Dutch Process vs Natural Cocoa Powder

Anusha Ganesh

In today’s blog we’ll be talking about the difference between natural and dutch processed cocoa powder. In layman’s terms, they can simply be differentiated by colour. One is darker than the other but like everything else this also has a scientific explanation behind it. Before we get into that let’s find out what cocoa powder actually is.


Cocoa powder comes from cocoa beans. The beans are fermented, dried, roasted and cracked into nibs. Then, the nibs are ground to form cocoa liquor or cocoa mass.On further pressing of this cocoa liquor, it results in cocoa butter and cocoa cake. This cocoa cake is milled and sieved to give us the magical ingredient “cocoa powder”.

Cocoa powder is used in multiple baked goods such as cakes, cupcakes, breads, chocolate milk, etc. Cocoa powder plays an important role in any food item that requires the presence of “chocolate”. Cocoa powder is a powerful flavoring that can  turn your dessert into a delicious chocolate-flavored one

The Journey from Pod to Powder

To deliver rich-tasting cocoa powder, producers must perfect every step of the process.

Dutching Process

An alkalizing agent such as potassium carbonate or sodium carbonate is added to the nibs, the cocoa liquor, or the final pressed powder. This optional step darkens the powder’s color and mellows its astringent notes.

1. Harvest Pods

Football-shaped pods are collected from tropical cacao trees. Each pod contains from 20 to 50 beans (seeds), which are surrounded by fruity pulp.


2. Dry Beans

Cacao beans are fermented for two to nine days and then dried for up to several weeks before being bagged and sent to processing facilities.


3. Roast Beans or Nibs

Cacao beans are either roasted whole and then hulled or shelled first, leaving just the meaty centers—the nibs—to roast.


4. Grind Powder

The roasted nibs are ground into a paste called chocolate liquor, which is pressed to extract cocoa butter. The remainder is then dried and ground into a powder.


Dutch process cocoa powder or alkalized cocoa  starts with cocoa beans that have been washed in alkaline (as the name suggests) solution of potassium carbonate. This wash neutralizes their acidity to a pH of 7. So, dutch process cocoa powder is neutral. Because it is neutral, it does not react with baking soda. Hence most recipes that specify the use of dutch process cocoa powder steer away from the use of baking soda and are often paired with baking powder (this is not always the case!)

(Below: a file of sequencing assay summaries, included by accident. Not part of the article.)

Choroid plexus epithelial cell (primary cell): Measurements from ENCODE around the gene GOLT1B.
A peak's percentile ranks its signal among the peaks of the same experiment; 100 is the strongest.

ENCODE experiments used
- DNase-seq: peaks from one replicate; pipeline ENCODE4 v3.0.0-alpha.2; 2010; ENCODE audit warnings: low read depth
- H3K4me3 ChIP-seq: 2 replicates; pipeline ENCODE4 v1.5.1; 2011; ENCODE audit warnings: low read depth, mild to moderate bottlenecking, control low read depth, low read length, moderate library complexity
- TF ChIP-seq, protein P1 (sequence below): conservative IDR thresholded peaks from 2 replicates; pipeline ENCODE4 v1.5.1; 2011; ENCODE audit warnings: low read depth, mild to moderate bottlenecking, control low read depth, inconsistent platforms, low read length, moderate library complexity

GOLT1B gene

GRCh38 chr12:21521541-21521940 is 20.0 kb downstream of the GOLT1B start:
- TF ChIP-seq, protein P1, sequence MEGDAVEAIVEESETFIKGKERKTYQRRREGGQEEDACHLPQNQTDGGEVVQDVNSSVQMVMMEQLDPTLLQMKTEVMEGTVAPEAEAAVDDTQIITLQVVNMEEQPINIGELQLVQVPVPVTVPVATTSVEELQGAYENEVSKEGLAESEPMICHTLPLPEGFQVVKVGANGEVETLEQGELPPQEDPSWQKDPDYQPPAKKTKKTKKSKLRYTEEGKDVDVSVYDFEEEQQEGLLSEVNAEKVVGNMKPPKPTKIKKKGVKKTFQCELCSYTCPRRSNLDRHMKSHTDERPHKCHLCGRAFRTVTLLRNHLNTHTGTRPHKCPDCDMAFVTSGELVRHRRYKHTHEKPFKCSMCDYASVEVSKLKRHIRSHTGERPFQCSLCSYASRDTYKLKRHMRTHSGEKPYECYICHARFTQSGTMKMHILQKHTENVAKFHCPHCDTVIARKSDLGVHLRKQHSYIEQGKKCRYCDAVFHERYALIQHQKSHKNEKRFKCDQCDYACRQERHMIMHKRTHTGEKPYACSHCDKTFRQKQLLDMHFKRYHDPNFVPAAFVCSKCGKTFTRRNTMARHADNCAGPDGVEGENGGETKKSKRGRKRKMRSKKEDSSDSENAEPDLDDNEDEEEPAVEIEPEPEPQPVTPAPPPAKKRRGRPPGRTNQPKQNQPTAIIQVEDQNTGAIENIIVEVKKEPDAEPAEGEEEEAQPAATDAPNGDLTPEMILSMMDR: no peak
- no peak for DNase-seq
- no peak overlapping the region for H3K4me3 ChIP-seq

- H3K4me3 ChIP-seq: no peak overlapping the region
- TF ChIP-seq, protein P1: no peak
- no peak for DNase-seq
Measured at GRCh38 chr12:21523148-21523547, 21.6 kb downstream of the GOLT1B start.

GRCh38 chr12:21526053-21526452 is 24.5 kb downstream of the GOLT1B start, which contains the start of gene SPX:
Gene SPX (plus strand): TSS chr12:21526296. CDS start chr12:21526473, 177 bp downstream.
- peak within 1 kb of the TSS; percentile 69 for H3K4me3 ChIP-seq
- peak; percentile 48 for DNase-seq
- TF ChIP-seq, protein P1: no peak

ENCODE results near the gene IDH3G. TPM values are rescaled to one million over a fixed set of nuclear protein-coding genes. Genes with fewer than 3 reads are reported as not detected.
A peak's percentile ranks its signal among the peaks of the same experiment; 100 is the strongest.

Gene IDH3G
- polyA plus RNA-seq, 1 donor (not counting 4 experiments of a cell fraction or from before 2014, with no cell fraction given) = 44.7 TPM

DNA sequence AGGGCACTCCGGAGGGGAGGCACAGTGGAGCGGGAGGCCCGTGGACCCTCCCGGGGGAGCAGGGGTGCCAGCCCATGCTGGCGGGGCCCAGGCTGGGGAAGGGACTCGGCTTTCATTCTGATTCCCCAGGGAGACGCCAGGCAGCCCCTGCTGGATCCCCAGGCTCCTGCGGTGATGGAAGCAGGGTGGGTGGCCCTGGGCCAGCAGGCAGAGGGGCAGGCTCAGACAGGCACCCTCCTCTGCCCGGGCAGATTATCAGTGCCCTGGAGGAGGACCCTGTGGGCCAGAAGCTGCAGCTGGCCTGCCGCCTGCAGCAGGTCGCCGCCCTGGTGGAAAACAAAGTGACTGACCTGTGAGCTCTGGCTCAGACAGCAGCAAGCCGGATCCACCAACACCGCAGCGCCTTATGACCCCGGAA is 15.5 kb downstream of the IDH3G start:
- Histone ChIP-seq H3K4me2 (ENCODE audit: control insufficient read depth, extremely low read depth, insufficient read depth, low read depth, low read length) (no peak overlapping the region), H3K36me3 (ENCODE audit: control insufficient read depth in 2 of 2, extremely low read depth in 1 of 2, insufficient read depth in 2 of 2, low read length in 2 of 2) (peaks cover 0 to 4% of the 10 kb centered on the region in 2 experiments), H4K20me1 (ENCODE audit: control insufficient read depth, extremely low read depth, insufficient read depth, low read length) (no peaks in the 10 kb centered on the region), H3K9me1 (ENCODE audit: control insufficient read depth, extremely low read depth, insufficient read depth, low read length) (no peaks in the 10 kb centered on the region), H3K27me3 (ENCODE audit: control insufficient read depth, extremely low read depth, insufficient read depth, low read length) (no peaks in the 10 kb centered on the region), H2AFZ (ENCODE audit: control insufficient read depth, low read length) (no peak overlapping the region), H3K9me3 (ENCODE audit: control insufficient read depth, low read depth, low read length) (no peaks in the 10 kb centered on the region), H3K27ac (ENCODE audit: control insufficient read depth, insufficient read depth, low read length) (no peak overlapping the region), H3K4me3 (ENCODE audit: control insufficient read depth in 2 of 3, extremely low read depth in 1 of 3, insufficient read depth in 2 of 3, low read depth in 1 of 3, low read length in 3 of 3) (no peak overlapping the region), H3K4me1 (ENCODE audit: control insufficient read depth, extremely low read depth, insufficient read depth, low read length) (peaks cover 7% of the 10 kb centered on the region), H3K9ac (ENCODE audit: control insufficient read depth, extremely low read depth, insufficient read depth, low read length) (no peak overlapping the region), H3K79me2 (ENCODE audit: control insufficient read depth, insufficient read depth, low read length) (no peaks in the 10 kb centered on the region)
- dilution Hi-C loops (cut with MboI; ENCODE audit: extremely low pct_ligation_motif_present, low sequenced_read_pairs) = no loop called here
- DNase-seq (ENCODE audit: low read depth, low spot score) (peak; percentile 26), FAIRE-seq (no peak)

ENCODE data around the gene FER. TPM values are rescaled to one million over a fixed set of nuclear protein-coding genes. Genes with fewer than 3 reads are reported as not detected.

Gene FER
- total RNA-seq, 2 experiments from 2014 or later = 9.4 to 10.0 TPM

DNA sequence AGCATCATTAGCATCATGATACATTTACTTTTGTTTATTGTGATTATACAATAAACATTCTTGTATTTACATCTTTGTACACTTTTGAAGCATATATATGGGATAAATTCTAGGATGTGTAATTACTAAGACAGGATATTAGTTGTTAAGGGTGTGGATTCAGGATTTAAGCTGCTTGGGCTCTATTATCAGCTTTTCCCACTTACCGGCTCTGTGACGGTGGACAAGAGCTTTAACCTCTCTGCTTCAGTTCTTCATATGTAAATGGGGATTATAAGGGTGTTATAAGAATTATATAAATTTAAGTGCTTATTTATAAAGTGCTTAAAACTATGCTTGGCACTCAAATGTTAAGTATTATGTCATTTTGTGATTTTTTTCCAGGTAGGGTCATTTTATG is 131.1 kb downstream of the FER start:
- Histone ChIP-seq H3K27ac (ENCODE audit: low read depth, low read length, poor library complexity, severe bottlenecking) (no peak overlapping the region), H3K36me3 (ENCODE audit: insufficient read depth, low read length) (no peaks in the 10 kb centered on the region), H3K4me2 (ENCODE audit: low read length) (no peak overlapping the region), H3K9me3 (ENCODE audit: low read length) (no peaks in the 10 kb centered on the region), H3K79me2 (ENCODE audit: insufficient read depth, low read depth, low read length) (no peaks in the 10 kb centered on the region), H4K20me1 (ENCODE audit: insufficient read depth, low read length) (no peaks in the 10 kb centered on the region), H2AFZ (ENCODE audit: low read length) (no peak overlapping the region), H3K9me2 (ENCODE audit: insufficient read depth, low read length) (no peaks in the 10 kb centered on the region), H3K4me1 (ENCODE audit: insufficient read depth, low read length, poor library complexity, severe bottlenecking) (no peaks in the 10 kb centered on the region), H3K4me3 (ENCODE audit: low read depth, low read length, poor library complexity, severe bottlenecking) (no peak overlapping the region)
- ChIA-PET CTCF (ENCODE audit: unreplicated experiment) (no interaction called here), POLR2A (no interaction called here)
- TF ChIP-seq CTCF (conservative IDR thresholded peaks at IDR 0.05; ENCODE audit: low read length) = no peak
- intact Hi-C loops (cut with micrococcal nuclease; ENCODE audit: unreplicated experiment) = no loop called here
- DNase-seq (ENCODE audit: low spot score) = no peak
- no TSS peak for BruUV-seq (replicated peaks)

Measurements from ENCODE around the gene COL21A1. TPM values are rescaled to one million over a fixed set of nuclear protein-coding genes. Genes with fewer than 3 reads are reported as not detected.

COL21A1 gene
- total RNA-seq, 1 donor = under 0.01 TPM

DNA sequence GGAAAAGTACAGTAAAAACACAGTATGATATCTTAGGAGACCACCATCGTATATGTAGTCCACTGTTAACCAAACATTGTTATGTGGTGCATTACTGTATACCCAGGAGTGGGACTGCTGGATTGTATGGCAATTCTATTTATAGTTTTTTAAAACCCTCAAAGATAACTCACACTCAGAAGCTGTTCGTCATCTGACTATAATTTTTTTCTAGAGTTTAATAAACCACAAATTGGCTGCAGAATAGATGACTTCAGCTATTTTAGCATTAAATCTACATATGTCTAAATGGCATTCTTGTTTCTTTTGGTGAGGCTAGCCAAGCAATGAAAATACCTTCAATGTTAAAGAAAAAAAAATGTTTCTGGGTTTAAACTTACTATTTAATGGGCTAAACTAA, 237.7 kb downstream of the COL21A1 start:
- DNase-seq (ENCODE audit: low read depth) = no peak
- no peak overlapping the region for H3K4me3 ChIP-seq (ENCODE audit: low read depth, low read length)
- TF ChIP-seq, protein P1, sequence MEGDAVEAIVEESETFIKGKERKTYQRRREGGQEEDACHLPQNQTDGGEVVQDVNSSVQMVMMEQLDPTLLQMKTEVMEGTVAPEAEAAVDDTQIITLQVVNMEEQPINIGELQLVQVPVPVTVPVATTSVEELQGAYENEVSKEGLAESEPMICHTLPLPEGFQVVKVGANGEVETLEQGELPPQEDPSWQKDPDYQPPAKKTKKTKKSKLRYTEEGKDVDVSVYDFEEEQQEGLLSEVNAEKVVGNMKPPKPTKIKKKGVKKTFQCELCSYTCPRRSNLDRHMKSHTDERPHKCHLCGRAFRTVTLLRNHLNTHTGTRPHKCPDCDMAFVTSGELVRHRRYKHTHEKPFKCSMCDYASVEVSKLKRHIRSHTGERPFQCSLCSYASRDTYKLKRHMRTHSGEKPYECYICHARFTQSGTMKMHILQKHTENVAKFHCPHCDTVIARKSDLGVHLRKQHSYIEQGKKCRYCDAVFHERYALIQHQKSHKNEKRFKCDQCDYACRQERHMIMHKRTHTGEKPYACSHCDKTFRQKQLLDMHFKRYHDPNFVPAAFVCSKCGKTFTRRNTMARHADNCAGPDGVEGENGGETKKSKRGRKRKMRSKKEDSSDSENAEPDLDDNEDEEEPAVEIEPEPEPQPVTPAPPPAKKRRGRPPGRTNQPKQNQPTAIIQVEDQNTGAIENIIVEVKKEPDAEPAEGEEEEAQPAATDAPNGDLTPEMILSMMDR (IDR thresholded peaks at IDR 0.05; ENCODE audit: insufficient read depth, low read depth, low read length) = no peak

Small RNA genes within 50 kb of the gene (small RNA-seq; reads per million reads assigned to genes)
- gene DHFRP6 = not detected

All cocoa powders vary in shades (due to alkalization) from a lighter reddish brown to a richer darker brown. Dutched cocoa powders come in noticeably darker shades. There are also heavily Dutched "black" cocoa powders that bring the cocoa powder to an alkaline level of 8. This is the kind of bittersweet cocoa you'll find in Oreo cookies. Dutched cocoa powder has a smoother, more mellow flavour often associated with earthy, woodsy tones. Alkalizing cocoa makes it darker in color, reduces its acidity and mellows its flavour, and dissolves easily into liquids.


As the name suggests, it is the natural powder (untreated) derived from roasted cocoa beans. Natural cocoa powder is light brown in color and the pH is lower (acidic in nature) it is commonly paired with baking soda (alkaline in nature). These two ingredients react with each other causing your baked goods to have a good rise (i.e) mainly the synergism helps in leavening of your baked goods. Chocolate is naturally acidic, so natural cocoa powder typically has a pH between 5 and 6. That acidity bears out in natural cocoa's flavour, which gives the cocoa a sharp, almost citrus fruit finish.


They can be used interchangeably in recipes that don’t contain any baking soda or baking powder. But if it contains baking soda it’s better to use natural cocoa powder and if it calls for baking powder then it's better to use dutch processed cocoa powder purely. Be mindful while using interchangeably as it may affect the rise and may also affect the taste of the end product. If you’re confused as to which one you are to use, use natural cocoa powder. In conclusion, you can use natural cocoa powder in place of dutch process cocoa powder but never use dutch process cocoa powder if a recipe calls for natural cocoa powder!

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